It is unfortunate that not everyone has access to quality nutrition. Food insecurity can surface in surprising places, including college campuses. Thankfully, there are places like the MSU Student Food Bank, a resource for college students who may be uncertain about their access to food. The food bank provides free food and related items to assist in decreasing the overall cost of groceries for students. Students are provided with foods such as fresh produce, soups, pasta, dairy products, and other items. To be eligible to receive food bank services, beneficiaries must be enrolled MSU students.
“The rising costs associated with higher education has made it increasingly difficult for college students to have the financial stability to afford adequate food to meet nourishment needs in addition to academic and housing expenses,” they said.
These kinds of everyday financial obstacles are part of what makes Edmonds’ nutrition research so vital to the MSU student community. Edmonds also works with Anne Buffington, another Health and Risk Communications masters student who serves as the Nutrition Program Coordinator in the Health Promotion Department at MSU Student Health Services. Their research began as a class assignment but has since grown into a grant-funded project. Together, they are not only providing health services to students, but also researching the prevalence of food insecurity among MSU students and the relationship between food insecurity and academics.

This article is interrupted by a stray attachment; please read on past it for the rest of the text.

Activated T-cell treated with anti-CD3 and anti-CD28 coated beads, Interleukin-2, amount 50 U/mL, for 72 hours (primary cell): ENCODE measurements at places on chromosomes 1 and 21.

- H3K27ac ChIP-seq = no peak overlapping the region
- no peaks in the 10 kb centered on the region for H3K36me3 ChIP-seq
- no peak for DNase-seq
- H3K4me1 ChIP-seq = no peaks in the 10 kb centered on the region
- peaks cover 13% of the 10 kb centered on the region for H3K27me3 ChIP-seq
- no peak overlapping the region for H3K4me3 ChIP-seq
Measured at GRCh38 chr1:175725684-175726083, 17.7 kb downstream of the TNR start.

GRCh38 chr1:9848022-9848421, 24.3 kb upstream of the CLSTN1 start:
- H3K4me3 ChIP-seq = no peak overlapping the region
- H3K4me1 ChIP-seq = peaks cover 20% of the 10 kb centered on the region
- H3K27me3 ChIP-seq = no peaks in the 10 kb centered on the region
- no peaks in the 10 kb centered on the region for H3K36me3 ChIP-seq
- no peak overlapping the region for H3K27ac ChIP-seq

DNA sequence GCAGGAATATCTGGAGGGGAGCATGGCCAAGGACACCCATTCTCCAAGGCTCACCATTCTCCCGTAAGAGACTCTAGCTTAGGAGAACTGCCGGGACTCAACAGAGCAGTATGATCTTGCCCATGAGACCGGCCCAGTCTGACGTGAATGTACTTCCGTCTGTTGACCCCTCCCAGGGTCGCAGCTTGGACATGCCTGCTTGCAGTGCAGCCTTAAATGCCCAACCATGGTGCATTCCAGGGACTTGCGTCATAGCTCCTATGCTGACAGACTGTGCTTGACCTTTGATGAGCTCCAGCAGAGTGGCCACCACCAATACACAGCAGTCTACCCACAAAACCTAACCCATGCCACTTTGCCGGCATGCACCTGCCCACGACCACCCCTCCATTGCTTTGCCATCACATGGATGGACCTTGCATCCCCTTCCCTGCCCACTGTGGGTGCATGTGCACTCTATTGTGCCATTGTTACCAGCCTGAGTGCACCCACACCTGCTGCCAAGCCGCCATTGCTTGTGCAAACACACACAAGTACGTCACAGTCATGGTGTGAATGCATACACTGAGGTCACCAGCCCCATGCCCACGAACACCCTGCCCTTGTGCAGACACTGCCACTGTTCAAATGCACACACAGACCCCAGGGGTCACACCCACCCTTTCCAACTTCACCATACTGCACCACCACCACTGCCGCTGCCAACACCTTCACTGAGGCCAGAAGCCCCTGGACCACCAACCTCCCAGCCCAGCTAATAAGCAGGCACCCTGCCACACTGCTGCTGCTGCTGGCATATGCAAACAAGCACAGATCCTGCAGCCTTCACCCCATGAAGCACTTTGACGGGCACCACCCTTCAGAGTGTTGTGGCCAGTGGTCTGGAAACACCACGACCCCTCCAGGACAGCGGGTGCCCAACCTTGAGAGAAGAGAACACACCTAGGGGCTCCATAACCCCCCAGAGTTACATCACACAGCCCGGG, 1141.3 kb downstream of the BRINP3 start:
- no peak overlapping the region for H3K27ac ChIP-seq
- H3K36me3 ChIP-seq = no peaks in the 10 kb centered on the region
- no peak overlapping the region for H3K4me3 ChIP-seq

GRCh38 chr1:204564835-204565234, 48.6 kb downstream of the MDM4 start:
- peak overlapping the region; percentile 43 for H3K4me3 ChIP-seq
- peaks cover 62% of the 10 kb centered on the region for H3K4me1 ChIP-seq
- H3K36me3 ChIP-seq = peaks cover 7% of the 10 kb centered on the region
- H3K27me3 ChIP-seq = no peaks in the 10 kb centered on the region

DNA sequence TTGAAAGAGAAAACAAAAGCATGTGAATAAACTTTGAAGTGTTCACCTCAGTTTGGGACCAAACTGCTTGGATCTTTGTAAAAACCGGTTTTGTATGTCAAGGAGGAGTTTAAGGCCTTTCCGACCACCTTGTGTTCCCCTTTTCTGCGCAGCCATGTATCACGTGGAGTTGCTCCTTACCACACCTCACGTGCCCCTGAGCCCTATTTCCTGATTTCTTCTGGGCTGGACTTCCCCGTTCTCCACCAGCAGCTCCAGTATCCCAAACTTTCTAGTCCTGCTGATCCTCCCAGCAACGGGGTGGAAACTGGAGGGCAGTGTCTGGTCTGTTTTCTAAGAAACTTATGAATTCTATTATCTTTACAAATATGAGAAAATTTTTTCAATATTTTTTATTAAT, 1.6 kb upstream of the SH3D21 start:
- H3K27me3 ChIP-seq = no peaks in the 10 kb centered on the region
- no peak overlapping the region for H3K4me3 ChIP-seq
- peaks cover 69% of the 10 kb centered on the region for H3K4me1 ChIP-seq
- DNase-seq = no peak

“I have learned a great deal about quality research design, implementation and evaluation with the help and support from faculty members including Dr. Kami Silk, Dr. Sandi Smith and Dr. Serena Carpenter,” said Buffington.
Feeding the Future
In addition to their research on food insecurity and its effects, Edmonds and Buffington have collected data through focus groups and online surveys in the hopes of developing communications that improve awareness of the food bank while minimizing barriers to nutritional support.
“Students are faced with difficult choices every day. We strongly believe deciding between spending money on food or spending that money on rent or books is not one that MSU students should be forced to make,” they said. “Ultimately we hope this research will help us to better reach, serve, connect and engage food insecure students to help them support their basic need for nourishment so they can focus on supporting their appetite for learning while at MSU and beyond.”
Between textbook costs, roommate squabbles, exam cramming and social life balancing, college students have a lot on their plates. Questioning whether there will be quality food on their actual plates should not be among the questions students have to consider. That is what makes Edmonds and Buffington’s research so important, and why the MSU Student Food Bank continues its mission to alleviate the stresses of food insecurity on campus.
As they continue their research, Edmonds and Buffington will be launching a new student survey in the coming weeks. For those interested in joining the MSU Student Food Bank’s mission, information about becoming a food bank volunteer is available on the organization’s website.
By Kristina Pierson